I was a hardened alcoholic for about 25 years, and every day after work I drank a 40 ounce malt liquor, followed by a pint of peppermint schnapps, and on the weekends the after work started about noon. One night I was tired of the routine, tired of the expense, and tired of being what i was. There did not seem to be anything I could do about it. Indeed I did seem to be powerless. That night when I finally went to bed, I had a heart to heart with God. I told Him simply this----I cannot do anything about this problem, so I am giving up, it is your problem now, it is all Yours. I fell asleep. The next day, everthing went normally, and after work I stopped at the store, bought the usual, but when I got home and poured my drink, the very first sip I took tasted horrible to me....I let it sit for a few, tried it again, and it just tasted bad. Maybe somethng was wrong with the beer, so I opened the peppermint stuff. Again, the sip tasted like there was something wrong with it. The next day, the same experience. .... and so on, and so on. To this day I cannot stand the taste of any alcoholic drink. So, in retrospect, give your problem to someone else, and it is a done deal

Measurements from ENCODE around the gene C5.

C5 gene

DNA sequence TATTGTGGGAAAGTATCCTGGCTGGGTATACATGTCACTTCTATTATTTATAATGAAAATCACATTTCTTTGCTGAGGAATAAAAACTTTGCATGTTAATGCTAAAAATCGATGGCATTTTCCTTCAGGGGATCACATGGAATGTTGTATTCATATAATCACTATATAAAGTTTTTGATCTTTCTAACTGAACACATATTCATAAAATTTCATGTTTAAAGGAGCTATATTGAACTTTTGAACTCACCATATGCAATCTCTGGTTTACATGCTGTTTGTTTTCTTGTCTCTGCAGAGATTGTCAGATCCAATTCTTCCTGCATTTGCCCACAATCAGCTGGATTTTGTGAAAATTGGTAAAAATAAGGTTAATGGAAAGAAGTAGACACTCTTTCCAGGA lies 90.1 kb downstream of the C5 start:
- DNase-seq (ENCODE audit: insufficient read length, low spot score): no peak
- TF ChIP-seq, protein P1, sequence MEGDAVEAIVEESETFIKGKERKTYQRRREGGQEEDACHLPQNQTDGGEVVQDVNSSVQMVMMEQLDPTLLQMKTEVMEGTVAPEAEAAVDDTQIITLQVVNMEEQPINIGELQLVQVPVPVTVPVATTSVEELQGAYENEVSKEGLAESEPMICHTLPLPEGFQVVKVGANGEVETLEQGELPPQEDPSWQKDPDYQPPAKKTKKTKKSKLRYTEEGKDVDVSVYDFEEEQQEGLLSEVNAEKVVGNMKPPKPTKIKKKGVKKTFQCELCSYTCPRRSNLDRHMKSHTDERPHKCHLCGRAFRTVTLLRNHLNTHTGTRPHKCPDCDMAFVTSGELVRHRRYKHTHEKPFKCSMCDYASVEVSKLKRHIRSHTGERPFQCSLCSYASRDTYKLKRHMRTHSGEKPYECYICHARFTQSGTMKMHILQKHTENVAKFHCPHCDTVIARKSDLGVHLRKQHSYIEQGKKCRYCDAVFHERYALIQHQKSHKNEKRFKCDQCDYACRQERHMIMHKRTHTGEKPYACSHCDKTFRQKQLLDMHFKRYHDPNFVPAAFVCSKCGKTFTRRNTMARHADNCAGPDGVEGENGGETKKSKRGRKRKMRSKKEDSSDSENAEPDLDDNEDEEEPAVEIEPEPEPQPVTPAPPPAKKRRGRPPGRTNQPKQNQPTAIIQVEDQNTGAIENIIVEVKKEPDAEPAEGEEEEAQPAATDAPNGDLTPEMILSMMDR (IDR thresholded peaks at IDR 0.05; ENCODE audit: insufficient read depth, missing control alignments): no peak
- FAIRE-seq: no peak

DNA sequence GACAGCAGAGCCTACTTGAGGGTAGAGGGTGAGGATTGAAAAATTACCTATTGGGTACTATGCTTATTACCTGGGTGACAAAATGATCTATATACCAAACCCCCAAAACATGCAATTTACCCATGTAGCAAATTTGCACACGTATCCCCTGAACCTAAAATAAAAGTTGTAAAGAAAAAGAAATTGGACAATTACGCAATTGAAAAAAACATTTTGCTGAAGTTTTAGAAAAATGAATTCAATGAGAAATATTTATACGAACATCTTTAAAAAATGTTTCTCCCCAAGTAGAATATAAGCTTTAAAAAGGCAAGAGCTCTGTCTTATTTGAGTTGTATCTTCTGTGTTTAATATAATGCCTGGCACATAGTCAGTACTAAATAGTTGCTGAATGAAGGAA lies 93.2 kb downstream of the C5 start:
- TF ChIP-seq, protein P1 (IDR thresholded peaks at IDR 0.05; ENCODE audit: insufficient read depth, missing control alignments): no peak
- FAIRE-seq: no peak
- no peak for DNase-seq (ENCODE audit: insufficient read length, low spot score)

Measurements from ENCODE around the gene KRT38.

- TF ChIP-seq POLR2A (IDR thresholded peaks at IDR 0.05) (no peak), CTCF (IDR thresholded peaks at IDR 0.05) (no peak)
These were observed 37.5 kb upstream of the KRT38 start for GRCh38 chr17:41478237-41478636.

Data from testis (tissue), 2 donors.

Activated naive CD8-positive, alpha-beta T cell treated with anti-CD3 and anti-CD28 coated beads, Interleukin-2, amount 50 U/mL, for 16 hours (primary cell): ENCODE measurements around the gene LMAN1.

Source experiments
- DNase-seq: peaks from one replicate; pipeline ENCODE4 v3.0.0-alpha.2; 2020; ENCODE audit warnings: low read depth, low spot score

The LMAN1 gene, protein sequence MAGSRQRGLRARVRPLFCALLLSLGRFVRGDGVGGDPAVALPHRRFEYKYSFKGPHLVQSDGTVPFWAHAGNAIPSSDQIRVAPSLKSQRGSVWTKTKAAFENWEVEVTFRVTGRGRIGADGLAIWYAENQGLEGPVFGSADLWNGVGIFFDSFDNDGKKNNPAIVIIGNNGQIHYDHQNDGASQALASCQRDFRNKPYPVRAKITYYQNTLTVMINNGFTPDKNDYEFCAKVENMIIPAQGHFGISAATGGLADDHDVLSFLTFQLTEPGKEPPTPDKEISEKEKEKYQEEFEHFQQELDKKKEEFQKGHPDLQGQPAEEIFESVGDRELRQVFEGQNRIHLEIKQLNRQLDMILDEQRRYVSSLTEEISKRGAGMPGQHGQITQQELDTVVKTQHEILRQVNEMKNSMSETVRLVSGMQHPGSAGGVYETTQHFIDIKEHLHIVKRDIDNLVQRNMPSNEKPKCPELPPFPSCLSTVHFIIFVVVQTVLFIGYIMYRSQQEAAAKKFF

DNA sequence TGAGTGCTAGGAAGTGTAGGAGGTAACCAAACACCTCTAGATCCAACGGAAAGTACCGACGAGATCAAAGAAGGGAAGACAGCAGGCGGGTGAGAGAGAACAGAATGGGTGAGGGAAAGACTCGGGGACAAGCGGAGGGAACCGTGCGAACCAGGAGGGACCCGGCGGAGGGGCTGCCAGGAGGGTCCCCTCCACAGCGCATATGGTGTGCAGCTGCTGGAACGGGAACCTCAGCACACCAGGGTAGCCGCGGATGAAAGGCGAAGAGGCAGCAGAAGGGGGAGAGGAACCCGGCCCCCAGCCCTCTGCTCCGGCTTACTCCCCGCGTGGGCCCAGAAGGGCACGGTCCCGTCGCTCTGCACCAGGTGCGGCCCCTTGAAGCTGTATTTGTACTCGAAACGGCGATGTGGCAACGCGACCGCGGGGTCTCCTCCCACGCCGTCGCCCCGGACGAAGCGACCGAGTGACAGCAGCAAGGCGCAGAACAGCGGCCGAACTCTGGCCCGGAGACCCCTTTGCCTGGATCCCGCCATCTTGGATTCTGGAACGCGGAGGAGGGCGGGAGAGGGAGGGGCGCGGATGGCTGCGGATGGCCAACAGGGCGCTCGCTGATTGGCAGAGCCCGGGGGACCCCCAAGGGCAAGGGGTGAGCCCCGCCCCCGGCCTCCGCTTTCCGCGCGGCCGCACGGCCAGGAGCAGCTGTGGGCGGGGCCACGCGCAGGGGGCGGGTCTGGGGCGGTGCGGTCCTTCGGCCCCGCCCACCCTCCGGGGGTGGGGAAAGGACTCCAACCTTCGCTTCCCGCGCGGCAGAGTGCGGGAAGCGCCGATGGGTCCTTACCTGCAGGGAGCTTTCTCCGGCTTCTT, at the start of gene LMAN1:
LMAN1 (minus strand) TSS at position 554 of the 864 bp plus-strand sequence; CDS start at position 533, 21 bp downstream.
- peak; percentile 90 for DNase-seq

I came very close to that death in June of 2008 with acute pancreatitis. No, not psorosis, as expected I imagine, but my pancreas was shot. Near death, it took me four days in intensive care to come to the realization that I was pretty damned hopeless. I knew I was an alcoholic for a long time prior to this, but along with constant drinking came a depression so deep that I did not care. I know others that suffer in the same way as I did, but have not had God in their lives, or the resources, or the opportunity-whatever you wish to call it-and have succumbed to this horrible and cunning disease. I'm one of the lucky ones.